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Computer Console - Replica, Apple I, 1976, Assembled 2006 Reg. No: HT 13420
- Apple I Replica - assembled printed circuit board mounted on MDF base, invoice, manual, and box. The replica was built from a kit in 2006.
The original Apple I was designed and manufactured in 1976.
Apple was an early marketer of components in kit form (Altair was the first), from which electronics enthusiasts could make their own personal computer. It was sold as a consumer item for only a few months, but was to be the precursor to the highly successful Apple II released in 1977, which came with its electronic components assembled in a moulded plastic case with an integrated keyboard, was the first commercially successful mass market personal computer to be designed as a household or small business item, and which introduced a generation of school children and teachers and businesses to desktop computing.
The Apple I contained a 6502 microprocessor chip, memory chip, input/output chip. graphic chip and keyboard and video connectors. There was no power supply, keyboard or TV monitor.
A manual and an invoice accompany the replica.
The replica is a functional representation of the hardware and built-in software (firmware) of the original Apple I computer. The built-in software allows users to enter hexadecimal coding (assembly language) and also incorporates a BASIC language interpreter. The original was larger, had a different layout and the number of components was greater.
The replica was assembled in 2006 from a kit supplied by Briel Computers and donated by the Internet Macintosh User Group.
It has been programmed and works just like the original Apple I.
As with the original Apple I, when one of the people who assembled the replica demonstrated it, he had to supply a keyboard, a TV set and a power supply. This was the first computer of its type to use a keyboard for input and character output to a screen. Previously, computers used switches for input and flashing lights for output.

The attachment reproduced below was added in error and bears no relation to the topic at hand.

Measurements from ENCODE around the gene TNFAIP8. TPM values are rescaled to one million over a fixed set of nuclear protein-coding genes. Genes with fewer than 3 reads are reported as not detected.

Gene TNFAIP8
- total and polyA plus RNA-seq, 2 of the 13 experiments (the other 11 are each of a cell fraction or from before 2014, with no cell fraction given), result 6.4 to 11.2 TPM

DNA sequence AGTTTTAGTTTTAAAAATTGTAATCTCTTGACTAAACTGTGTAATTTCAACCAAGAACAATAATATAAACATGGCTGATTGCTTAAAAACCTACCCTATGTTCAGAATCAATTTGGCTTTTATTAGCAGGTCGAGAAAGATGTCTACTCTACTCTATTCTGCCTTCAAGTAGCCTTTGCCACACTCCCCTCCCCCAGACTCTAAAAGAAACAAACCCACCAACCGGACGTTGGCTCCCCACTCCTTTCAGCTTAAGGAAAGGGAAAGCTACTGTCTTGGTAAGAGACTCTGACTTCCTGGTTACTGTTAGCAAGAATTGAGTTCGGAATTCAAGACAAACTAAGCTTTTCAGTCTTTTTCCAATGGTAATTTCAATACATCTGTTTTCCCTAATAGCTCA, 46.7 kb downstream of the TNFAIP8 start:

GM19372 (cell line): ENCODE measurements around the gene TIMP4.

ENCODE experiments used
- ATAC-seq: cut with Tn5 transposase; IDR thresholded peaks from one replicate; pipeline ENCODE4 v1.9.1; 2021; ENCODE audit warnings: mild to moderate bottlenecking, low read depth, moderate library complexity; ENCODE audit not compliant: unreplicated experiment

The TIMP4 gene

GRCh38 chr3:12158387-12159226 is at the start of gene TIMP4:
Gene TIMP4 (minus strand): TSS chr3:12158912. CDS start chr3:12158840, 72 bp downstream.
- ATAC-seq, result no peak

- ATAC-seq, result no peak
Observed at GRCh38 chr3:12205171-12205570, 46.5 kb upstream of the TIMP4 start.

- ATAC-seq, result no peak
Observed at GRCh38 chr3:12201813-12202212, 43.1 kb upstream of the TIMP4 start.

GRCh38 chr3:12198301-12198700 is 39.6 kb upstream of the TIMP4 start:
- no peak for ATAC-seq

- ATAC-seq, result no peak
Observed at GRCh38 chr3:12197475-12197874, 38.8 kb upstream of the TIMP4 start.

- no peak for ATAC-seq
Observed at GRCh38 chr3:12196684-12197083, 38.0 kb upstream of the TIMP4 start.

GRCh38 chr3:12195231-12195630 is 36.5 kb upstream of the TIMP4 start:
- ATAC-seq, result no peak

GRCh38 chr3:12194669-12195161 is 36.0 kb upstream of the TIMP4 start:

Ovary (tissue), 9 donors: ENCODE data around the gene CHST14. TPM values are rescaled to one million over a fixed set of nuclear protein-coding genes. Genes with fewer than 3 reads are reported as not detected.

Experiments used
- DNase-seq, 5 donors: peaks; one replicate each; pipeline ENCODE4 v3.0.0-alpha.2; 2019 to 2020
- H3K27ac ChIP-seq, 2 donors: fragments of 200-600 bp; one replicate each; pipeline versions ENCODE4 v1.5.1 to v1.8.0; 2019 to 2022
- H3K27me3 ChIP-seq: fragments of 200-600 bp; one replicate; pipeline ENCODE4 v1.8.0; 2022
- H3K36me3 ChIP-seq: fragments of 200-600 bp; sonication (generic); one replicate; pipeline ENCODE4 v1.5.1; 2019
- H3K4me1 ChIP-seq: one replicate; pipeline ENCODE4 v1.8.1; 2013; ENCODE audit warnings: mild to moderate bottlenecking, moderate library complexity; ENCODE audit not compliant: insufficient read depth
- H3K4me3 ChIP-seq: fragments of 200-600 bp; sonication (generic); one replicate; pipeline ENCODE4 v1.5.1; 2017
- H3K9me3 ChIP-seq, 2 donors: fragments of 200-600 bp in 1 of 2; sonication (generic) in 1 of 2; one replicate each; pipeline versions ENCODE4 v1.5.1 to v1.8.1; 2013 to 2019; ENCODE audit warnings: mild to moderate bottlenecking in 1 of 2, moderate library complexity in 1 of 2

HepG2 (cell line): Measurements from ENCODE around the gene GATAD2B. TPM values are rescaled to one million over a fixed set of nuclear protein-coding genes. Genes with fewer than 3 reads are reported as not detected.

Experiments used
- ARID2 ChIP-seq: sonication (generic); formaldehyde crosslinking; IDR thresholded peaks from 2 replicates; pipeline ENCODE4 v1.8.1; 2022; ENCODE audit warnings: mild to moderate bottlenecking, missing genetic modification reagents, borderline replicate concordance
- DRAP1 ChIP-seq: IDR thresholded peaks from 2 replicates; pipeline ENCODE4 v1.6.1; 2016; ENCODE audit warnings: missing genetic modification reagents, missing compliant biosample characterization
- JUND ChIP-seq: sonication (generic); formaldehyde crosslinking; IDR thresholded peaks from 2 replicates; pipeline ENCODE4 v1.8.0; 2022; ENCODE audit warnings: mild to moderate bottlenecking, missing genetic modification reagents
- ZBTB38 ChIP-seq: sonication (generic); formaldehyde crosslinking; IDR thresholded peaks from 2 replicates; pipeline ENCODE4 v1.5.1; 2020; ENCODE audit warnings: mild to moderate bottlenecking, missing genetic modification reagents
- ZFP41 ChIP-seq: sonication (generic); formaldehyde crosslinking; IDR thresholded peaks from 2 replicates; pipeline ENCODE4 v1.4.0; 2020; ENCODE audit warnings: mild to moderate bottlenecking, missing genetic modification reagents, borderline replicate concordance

During construction, the replica was tested and slightly modified by adding a small amount of capacitance to the video chip using a pair of twisted wires to eliminate unwanted oscillations due to the chip's instability.
This item is part of a representative collection of hardware, software, trade literature and promotional material that documents the history of the Apple company, and its contribution to, and impact on the computer industry and society.
- Box: gold coloured with apple logos
assembled printed circuit board mounted on MDF base
Manual 25 pages (un-numbered)
- Acquisition Information:
- Donation from Mr Brian Livingston - internet Macintosh user group (iMug), 2007
|Dimensions:||33 mm (Height), 131 mm (Width), 236 mm (Length)|
|Dimension Comment:||These are the dimensions of the mounted circuit board.|
|Tagged with:||circuit boards, computer hardware, computers, computing, manuals|
|Themes this item is part of:||Internet Macintosh User Group (iMug) Collection, The Apple Computer Story - Apple I Launched 1976, Information & Communication Collection|
|Primary Classification:||COMPUTING & CALCULATING|
|Secondary Classification:||Digital Computing|
Manual: "replica 1 Setup and users manual revision C January 2005"
|Manufacturer:||Briel Computers, United States of America, 2006|
|References:||Museum Victoria Post on life and death of Steve Jobs: http://museumvictoria.com.au/about/mv-blog/oct-2011/steve-jobs-1955-2011/|